Pizzarian – What We Think
Featuring a chiptune soundtrack, and sporting graphics so retro they’re monochrome, Pizzarian touches on several arcade gaming styles of yesteryear. Take on the role of owner of a small intergalactic pizzeria, and strive to compete with the dominant Big Pizza magnates. As you earn yourself a larger slice of that pizza, you can expect your adversaries to strike back with force.
The toppings are all there, but does Pizzarian deliver?
Pie in the Sky
After inheriting a family member’s run-down pizza delivery establishment, the player must bring relevance back to the small operation. Growing your customer base and earning repeat business are the only sure-fire way to wrangle market share back from the the established ‘za conglomerates. To do this, deliver pizzas with as much style as possible.
One way that style points are accumulated is by flying circles around cars on the intergalactic highways you’ll travel on between moons. These scenes may well trigger Frogger flashbacks, only in this case, the player controls one of the vehicles. Vehicles will occasionally veer into another lane without warning, so approach with caution.
Once a moon is reached, the action changes to that of a top-down shooter. Delivery targets are indicated by a warning that appears at the top of the screen. Circle your delivery targets before launching your pie to net the bonus points. This gets easier to do once faster vehicles are available.
As your market share increases, you’re more likely to face an attack from your Big Pizza competitors. Strike down all of their weapons, and you’ll send them packing. They’ll be bringing more firepower with them each time they return. I found that it took a lot of grinding before the first of these encounters took place, but it’s a nice break in the other two .
The meager vehicle available at the outset of the game doesn’t have a lot of flash, and plods along. While upgrades can be purchased from Blackmart, it’s a better idea to save up some creds and purchase a faster (and therefore, cooler) ship. The added speed and additional upgrade slots will make netting style points a whole lot easier, and the speedier craft can handle additional modifications.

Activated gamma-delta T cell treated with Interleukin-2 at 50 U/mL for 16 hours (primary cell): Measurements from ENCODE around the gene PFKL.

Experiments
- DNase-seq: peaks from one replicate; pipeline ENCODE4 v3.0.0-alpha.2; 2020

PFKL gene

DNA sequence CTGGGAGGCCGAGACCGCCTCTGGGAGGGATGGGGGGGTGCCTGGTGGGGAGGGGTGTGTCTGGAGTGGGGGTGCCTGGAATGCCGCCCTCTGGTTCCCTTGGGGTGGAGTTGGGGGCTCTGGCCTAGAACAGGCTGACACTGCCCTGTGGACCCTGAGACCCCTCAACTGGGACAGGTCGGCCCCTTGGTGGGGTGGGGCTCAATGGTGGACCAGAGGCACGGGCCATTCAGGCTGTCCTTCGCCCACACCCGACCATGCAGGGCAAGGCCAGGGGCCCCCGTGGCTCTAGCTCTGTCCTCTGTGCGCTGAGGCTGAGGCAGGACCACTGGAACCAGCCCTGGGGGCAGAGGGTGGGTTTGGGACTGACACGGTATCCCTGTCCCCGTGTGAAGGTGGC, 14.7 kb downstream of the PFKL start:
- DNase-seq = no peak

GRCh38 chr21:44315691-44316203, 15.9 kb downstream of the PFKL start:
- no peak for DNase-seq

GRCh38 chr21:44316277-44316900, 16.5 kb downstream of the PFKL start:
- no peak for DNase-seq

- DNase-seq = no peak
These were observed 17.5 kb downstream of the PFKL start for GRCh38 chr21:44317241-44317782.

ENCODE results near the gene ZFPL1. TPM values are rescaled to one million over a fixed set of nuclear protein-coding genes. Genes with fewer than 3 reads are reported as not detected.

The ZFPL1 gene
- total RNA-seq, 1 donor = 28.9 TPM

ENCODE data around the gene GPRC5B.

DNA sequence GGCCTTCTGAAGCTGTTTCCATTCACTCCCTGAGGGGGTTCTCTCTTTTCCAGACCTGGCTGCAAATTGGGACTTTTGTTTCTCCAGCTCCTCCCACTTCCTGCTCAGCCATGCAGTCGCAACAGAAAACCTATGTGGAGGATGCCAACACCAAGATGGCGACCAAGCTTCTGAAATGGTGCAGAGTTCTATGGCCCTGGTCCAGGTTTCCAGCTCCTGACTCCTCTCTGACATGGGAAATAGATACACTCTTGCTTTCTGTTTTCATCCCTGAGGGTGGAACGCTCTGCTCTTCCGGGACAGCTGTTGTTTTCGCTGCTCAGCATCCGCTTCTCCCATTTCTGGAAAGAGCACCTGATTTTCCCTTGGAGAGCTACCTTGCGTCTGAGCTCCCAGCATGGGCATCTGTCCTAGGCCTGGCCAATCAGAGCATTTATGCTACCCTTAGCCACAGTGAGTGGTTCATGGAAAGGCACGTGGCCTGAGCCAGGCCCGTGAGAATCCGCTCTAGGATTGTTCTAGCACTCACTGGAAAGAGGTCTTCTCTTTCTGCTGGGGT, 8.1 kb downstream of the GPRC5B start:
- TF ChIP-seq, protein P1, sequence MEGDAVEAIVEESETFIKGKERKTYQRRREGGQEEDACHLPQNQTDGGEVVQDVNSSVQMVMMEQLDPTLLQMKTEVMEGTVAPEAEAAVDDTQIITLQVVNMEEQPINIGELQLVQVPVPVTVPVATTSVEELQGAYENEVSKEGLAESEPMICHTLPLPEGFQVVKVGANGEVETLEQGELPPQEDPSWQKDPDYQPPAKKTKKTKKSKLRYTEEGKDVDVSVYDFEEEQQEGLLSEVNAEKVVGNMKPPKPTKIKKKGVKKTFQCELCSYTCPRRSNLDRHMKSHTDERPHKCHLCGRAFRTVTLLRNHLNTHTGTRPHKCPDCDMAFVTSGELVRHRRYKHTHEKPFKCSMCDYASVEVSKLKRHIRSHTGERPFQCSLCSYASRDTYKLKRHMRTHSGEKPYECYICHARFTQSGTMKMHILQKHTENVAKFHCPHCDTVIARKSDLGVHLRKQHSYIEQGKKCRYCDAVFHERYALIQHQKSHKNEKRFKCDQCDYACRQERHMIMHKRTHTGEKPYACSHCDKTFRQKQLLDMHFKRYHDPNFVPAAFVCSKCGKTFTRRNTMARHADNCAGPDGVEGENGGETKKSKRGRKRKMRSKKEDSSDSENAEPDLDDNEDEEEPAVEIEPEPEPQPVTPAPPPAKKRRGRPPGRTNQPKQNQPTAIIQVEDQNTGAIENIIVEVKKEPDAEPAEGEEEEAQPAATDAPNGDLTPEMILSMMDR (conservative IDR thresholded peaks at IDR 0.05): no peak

The names and descriptions for the upgrades are also hilarious. Who wouldn’t want to outfit their delivery ship with its own personal-sized Large Hadron Collider?
Plain Cheese Pizza
I found both of the additional “cool points” systems were looser than I would have liked. Netting the bonus requires edging extremely close to each of the four “corners” of a vehicle, so any change in direction from the target frequently causes it to collide with your ship. With no notable warnings coming from merging vehicles, there is no way to rack up maximum points without risking damage to the ship, regardless of how fast it can move.
Also, the act of circling delivery targets on moons was really tricky to master: In some cases, it would seem as though I had only halfway circled my mark before I netted the points, and yet in other instances, I would buzz around furiously numerous times to no avail. This lack of consistency amounts to feeling more lucky than skillful when acquiring the points.
Slow Delivery Day
The delivery portion also feels incredibly empty. With the top down perspective, I was anticipating some sort of enemy crafts to thwart, but there is only your ship, and the spots to launch your pizzas. While having a faster craft allows the possibility to rack up more points, it does little to alleviate the tedium.
Unfortunately, it takes a lot of grinding through these plain and essentially unchanging levels before you reach the mini-boss battles, and even they aren’t that satisfying. While I’m sure the bland monochrome textures were intended to give the game that retro feel, they don’t possess enough charm to pull it off.
It’s Been A Slice
It doesn’t look like much, and while the action is somewhat enjoyable, it gets repetitive fast. But hey, even pizza that isn’t great is still pretty good.
Watch the trailer for Pizzarian below: